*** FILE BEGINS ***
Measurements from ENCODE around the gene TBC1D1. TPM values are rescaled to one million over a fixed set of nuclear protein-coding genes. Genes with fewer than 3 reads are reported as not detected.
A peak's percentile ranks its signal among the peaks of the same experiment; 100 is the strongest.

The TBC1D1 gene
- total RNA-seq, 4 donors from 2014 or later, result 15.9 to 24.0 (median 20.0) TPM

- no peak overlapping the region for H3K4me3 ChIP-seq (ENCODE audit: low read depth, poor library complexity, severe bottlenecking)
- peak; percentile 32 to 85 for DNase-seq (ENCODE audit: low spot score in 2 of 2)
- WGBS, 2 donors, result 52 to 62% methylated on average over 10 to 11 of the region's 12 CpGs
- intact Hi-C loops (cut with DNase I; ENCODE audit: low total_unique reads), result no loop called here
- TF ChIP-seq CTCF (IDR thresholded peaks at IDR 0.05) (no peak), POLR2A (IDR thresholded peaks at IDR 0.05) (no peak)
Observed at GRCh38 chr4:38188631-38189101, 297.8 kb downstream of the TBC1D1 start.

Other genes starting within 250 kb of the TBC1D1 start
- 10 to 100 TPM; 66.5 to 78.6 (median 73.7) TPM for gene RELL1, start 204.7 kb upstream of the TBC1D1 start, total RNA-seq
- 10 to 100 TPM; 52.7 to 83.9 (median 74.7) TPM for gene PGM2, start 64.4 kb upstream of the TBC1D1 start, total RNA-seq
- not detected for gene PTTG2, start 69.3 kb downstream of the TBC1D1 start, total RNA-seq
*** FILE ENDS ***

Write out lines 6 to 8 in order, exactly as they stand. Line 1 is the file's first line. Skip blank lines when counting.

- peak; percentile 32 to 85 for DNase-seq (ENCODE audit: low spot score in 2 of 2)
- WGBS, 2 donors, result 52 to 62% methylated on average over 10 to 11 of the region's 12 CpGs
- intact Hi-C loops (cut with DNase I; ENCODE audit: low total_unique reads), result no loop called here